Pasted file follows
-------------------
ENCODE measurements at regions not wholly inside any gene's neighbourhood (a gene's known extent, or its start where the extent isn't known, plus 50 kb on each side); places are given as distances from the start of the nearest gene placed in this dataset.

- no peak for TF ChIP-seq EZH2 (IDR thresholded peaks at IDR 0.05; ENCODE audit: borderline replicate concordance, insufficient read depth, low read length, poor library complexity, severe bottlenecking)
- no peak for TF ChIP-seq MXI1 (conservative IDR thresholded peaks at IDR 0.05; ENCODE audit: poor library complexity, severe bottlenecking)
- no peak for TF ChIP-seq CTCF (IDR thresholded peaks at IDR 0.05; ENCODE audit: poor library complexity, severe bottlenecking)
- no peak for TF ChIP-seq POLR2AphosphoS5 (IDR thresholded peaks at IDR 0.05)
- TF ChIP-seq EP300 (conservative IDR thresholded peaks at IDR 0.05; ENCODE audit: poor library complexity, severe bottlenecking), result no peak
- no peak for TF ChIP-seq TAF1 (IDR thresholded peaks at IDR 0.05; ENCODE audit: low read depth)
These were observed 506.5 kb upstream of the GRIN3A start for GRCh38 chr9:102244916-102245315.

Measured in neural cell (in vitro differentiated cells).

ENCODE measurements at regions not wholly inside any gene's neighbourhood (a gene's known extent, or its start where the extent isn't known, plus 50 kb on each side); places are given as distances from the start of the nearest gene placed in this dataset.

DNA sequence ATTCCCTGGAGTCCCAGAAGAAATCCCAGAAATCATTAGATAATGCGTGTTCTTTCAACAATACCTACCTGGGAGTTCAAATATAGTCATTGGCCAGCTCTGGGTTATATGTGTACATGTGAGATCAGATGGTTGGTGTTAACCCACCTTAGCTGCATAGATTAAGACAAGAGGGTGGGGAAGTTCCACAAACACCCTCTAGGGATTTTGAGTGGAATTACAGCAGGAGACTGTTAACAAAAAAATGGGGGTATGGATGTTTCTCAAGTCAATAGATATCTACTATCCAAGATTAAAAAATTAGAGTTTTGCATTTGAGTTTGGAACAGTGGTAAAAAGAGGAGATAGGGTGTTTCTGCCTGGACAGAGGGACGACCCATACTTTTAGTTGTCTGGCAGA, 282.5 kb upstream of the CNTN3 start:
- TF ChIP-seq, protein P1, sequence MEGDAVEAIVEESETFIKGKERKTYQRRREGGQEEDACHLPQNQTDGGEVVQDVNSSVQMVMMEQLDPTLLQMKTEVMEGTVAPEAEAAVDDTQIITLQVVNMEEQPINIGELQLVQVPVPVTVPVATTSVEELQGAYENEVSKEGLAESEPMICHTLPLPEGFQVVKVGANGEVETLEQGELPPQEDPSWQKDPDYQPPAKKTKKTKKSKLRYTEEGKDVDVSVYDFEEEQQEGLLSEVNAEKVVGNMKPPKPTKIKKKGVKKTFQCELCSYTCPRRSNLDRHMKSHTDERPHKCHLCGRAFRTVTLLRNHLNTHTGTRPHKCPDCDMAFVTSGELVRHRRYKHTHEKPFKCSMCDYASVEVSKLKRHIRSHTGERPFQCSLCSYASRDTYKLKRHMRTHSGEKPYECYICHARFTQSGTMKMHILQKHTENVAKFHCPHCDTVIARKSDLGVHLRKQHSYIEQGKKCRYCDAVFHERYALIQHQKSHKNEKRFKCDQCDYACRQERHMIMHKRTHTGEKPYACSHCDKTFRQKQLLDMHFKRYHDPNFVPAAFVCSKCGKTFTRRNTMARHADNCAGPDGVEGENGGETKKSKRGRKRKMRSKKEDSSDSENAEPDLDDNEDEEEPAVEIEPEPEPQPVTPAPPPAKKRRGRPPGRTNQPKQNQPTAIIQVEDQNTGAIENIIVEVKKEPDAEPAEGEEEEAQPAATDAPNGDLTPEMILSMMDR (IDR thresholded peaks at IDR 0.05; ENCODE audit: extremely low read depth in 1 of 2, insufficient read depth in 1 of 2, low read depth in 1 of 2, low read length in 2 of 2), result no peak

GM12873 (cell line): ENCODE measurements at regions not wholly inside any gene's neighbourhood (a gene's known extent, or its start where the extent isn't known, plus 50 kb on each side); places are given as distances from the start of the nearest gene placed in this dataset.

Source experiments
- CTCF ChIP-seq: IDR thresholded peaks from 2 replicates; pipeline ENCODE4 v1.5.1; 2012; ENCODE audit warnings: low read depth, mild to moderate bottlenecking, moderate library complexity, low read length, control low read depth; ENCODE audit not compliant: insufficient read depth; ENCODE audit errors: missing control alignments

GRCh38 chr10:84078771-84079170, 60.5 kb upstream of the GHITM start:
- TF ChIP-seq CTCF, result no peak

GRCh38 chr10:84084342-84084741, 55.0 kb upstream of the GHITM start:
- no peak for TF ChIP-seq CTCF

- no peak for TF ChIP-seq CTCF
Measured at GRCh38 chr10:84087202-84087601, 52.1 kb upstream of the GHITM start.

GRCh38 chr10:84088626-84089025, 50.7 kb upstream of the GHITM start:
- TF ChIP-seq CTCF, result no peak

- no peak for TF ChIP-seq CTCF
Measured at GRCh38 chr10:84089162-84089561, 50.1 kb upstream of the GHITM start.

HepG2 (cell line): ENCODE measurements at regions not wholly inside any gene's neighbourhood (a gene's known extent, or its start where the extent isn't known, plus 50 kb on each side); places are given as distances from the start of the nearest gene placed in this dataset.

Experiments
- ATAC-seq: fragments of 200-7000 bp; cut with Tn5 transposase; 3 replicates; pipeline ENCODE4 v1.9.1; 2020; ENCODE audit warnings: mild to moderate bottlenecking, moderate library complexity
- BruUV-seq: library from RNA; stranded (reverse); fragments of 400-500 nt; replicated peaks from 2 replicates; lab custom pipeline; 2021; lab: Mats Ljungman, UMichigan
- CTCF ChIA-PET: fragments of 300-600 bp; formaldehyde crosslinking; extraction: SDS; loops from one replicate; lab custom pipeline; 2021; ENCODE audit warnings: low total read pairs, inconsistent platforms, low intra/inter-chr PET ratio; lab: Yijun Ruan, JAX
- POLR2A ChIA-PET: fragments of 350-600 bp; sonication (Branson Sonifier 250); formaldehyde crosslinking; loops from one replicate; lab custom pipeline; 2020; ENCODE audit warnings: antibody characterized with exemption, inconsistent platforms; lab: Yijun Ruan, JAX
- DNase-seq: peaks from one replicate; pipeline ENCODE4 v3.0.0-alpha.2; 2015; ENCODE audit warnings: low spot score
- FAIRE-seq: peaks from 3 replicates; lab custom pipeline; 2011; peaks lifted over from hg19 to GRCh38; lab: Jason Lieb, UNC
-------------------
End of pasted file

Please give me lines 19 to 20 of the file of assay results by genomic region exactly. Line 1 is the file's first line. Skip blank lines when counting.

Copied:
- no peak for TF ChIP-seq CTCF

- no peak for TF ChIP-seq CTCF